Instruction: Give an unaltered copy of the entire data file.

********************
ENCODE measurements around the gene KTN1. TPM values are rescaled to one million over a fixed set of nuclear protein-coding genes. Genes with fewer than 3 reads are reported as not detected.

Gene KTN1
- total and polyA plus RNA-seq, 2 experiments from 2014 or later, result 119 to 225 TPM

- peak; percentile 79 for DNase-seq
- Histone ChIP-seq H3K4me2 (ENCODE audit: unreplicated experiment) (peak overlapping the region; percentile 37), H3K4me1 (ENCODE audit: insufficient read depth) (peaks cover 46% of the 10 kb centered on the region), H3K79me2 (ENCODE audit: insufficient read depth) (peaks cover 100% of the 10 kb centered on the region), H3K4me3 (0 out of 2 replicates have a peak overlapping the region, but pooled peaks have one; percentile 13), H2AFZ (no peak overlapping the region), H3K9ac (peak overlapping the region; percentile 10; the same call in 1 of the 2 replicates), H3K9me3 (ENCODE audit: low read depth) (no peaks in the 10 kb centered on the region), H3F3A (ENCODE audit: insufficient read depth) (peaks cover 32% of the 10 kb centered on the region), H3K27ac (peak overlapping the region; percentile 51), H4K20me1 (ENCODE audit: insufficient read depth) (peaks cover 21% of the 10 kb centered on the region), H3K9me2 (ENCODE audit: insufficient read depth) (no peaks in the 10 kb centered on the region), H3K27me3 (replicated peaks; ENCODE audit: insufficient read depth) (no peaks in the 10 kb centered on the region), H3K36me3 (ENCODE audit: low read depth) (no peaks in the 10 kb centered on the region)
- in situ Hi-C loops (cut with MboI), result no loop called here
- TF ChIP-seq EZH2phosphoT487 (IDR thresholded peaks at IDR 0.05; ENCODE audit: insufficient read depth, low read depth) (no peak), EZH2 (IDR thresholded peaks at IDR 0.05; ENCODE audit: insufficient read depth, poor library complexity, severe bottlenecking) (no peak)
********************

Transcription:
ENCODE measurements around the gene KTN1. TPM values are rescaled to one million over a fixed set of nuclear protein-coding genes. Genes with fewer than 3 reads are reported as not detected.

Gene KTN1
- total and polyA plus RNA-seq, 2 experiments from 2014 or later, result 119 to 225 TPM

- peak; percentile 79 for DNase-seq
- Histone ChIP-seq H3K4me2 (ENCODE audit: unreplicated experiment) (peak overlapping the region; percentile 37), H3K4me1 (ENCODE audit: insufficient read depth) (peaks cover 46% of the 10 kb centered on the region), H3K79me2 (ENCODE audit: insufficient read depth) (peaks cover 100% of the 10 kb centered on the region), H3K4me3 (0 out of 2 replicates have a peak overlapping the region, but pooled peaks have one; percentile 13), H2AFZ (no peak overlapping the region), H3K9ac (peak overlapping the region; percentile 10; the same call in 1 of the 2 replicates), H3K9me3 (ENCODE audit: low read depth) (no peaks in the 10 kb centered on the region), H3F3A (ENCODE audit: insufficient read depth) (peaks cover 32% of the 10 kb centered on the region), H3K27ac (peak overlapping the region; percentile 51), H4K20me1 (ENCODE audit: insufficient read depth) (peaks cover 21% of the 10 kb centered on the region), H3K9me2 (ENCODE audit: insufficient read depth) (no peaks in the 10 kb centered on the region), H3K27me3 (replicated peaks; ENCODE audit: insufficient read depth) (no peaks in the 10 kb centered on the region), H3K36me3 (ENCODE audit: low read depth) (no peaks in the 10 kb centered on the region)
- in situ Hi-C loops (cut with MboI), result no loop called here
- TF ChIP-seq EZH2phosphoT487 (IDR thresholded peaks at IDR 0.05; ENCODE audit: insufficient read depth, low read depth) (no peak), EZH2 (IDR thresholded peaks at IDR 0.05; ENCODE audit: insufficient read depth, poor library complexity, severe bottlenecking) (no peak)